Pinks Moon over Park

Year’s biggest and brightest supermoon on April 7-8

Photos by Adele Kestner - Updated April 11, 2020

In North America, we often call the April full moon the Pink Moon, Grass Moon or Egg Moon. In 2020, this April full moon also presents the closest (and thereby largest) supermoon of the year. This full moon more closely coincides with lunar perigee – the moon’s closest point to Earth in its monthly obit – than does any other full moon in the year 2020. Will you notice that the moon is larger than usual? Probably not … unless you’re a very experienced and discerning observer.

The angular diameter of a supermoon appears about 7% bigger than that of an average-size full moon, and about 14% bigger than the angular diameter of a micro-moon or mini-moon (year’s most distant and smallest full moon), perhaps not enough to be noticeable to most of us using the eye alone.

On the other hand, will you notice that the full moon of April 7-8 is particularly bright? Yes! Maybe … if you’re an observant moon-watcher. That’s because supermoons can be up to 15% brighter than an average-size full moon, and 30% brighter than a micro-moon.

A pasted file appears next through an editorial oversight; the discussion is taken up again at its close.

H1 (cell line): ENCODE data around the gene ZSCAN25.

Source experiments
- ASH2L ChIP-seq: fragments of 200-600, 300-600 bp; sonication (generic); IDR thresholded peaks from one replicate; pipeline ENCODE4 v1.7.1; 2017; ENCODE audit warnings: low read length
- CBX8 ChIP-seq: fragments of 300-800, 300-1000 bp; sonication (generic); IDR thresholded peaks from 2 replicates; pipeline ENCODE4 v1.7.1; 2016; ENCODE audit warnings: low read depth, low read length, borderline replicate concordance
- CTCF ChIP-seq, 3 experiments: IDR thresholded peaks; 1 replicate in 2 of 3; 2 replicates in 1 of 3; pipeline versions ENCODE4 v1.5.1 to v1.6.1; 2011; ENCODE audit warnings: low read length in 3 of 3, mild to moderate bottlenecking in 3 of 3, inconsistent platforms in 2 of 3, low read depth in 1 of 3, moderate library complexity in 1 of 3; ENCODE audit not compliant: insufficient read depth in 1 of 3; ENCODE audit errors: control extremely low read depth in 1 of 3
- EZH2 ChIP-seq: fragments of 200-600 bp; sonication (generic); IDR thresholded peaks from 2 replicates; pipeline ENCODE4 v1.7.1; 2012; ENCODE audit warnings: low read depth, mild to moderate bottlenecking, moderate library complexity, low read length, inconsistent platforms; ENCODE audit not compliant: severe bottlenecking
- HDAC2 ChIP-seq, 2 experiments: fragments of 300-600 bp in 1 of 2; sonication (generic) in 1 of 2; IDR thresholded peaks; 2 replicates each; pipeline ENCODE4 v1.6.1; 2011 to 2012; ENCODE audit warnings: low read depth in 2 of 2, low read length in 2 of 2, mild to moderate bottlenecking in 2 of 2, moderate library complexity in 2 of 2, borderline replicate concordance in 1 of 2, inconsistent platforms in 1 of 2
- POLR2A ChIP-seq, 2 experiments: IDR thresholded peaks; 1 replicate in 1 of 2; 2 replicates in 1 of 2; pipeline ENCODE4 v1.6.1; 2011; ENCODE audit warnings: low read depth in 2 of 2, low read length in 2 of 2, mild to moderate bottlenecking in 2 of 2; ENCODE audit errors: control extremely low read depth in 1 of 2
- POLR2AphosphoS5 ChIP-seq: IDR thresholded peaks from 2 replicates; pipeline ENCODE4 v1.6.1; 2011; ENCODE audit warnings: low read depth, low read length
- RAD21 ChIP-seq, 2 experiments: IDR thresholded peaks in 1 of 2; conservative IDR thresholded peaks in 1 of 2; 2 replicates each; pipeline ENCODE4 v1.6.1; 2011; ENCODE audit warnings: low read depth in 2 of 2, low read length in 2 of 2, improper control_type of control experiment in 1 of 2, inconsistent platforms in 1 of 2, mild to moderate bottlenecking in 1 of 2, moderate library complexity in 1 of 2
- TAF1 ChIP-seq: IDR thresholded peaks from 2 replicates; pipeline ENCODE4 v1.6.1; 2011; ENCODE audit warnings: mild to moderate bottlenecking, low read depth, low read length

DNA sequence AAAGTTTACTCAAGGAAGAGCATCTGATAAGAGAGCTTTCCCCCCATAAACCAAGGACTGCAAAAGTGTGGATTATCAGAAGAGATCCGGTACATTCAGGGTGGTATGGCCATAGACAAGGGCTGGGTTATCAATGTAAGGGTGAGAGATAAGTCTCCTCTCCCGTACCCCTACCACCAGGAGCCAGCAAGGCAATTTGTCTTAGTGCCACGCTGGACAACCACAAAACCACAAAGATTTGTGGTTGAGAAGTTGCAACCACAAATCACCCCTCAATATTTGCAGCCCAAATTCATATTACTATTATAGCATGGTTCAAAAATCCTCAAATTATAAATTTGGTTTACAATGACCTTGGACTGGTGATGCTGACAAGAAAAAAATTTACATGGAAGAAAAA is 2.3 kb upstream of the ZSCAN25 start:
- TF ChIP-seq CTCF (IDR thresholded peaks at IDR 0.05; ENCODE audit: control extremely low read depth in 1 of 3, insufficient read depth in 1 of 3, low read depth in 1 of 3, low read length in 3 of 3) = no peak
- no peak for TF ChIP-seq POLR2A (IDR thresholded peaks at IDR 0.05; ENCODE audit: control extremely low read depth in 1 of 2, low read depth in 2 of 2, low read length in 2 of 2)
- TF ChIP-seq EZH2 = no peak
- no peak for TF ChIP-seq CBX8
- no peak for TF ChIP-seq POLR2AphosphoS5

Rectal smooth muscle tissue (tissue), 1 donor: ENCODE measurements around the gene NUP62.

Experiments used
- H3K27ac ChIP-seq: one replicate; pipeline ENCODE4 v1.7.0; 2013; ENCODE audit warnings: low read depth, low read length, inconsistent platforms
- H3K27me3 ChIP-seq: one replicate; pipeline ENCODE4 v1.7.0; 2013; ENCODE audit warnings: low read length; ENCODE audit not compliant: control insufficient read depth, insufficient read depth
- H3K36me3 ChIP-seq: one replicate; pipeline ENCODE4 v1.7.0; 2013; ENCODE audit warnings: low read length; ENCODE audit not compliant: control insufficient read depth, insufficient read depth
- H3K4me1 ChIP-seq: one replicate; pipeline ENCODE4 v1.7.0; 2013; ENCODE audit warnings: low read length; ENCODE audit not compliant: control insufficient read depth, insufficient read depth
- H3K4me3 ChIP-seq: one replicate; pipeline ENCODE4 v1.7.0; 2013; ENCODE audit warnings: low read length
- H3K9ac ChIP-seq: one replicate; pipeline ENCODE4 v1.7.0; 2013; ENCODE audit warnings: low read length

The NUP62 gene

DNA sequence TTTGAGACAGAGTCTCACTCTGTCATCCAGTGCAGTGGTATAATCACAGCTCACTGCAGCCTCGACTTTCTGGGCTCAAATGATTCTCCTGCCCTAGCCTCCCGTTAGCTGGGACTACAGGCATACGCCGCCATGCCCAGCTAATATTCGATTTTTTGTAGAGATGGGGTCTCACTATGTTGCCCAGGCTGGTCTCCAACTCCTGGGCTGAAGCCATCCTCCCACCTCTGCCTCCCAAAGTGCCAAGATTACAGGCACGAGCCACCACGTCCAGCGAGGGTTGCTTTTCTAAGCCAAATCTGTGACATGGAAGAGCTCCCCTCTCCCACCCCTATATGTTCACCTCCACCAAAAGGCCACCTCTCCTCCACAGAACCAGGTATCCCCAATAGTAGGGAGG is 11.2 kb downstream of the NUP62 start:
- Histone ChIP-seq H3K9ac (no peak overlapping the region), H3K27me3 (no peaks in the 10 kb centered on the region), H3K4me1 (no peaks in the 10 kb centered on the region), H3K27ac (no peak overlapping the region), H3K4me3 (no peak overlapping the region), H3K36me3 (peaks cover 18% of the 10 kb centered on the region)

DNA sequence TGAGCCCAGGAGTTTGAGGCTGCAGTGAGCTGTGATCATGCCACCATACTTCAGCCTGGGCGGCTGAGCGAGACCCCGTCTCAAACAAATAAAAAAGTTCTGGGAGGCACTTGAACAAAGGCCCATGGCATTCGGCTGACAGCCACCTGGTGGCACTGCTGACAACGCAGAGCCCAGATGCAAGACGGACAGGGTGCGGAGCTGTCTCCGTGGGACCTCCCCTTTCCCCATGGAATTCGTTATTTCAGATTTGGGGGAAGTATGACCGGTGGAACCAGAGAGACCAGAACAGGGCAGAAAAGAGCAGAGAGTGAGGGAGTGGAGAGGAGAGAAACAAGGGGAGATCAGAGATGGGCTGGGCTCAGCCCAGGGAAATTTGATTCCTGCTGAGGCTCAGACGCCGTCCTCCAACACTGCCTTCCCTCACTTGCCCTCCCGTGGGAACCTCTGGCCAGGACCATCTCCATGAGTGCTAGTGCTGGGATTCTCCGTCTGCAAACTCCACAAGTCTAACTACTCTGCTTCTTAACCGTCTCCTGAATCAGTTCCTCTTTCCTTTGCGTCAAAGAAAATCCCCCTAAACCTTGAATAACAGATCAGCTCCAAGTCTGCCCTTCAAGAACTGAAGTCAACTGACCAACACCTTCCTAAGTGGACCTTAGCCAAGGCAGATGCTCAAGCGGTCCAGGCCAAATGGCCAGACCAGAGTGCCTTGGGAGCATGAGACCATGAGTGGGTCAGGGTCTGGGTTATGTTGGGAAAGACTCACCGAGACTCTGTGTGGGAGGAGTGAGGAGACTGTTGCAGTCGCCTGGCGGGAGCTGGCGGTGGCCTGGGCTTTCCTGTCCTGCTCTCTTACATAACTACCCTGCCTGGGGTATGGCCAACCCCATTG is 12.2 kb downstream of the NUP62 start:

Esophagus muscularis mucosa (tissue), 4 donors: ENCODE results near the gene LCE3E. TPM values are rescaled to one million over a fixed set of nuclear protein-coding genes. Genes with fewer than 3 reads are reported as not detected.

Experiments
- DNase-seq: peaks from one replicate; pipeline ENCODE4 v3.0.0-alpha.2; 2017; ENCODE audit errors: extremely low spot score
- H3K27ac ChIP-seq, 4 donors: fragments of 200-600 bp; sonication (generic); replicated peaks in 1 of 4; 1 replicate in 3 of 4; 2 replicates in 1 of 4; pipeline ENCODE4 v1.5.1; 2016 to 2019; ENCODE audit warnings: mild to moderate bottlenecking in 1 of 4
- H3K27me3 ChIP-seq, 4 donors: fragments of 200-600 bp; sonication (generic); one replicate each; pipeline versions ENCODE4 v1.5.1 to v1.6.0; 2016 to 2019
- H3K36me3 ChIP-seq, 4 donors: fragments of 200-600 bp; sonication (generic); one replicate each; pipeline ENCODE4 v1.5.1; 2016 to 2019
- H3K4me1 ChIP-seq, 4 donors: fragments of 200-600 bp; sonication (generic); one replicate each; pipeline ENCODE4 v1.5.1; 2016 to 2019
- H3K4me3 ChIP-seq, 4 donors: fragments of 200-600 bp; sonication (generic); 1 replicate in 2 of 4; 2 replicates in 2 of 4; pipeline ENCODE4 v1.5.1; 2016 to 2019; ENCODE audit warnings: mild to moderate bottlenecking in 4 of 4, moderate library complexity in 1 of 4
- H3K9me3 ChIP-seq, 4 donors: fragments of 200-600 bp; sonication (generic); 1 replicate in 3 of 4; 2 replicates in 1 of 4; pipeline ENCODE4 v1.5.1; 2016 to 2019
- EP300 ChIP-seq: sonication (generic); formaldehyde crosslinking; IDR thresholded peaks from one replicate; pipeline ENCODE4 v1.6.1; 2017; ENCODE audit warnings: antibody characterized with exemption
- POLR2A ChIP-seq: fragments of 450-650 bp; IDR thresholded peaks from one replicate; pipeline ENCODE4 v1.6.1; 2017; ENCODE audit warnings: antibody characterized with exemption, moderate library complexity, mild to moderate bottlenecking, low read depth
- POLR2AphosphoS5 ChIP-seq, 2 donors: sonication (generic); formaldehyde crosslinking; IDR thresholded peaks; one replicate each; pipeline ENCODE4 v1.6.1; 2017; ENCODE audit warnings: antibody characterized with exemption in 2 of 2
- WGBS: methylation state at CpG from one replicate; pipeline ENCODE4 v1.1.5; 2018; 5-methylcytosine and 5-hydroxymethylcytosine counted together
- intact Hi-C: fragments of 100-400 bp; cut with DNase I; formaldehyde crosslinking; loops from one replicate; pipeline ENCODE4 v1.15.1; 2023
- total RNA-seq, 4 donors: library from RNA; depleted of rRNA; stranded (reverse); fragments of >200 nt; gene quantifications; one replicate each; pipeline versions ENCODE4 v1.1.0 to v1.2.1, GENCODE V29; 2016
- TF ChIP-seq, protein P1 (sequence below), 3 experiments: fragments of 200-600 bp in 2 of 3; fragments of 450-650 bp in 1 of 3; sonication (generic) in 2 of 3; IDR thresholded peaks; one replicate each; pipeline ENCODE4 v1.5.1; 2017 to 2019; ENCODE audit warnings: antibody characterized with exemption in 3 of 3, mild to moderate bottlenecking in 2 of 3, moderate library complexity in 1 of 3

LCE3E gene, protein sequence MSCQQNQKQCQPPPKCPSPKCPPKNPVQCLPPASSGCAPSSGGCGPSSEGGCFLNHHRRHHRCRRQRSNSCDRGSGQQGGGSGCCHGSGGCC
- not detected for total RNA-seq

The moon comes closest to the Earth for the entire year when it reaches perigee on April 7, 2020, at 18:08 UTC (translate UTC to your time zone). Of this year’s 13 lunar perigees, this is one of only two lunar perigees that comes closer than 221,830 miles (357,000 km). The other close lunar perigee (356,912 km or 221,775 miles) falls on October 16, 2020, approximately 3 1/2 hours after the October 16 new moon.

Full moons at apogee, or farthest from Earth (left) and perigee or closest to Earth (right) in 2011. Composite image by EarthSky community member C. B. Devgun in India. Thanks, C. B.! Using the eye alone, it’ll be difficult to notice any size difference in the full moon of April 7-8, 2020. But moon-watchers might notice that this is a very bright full moon! Plus Earth’s oceans will feel an extra pull.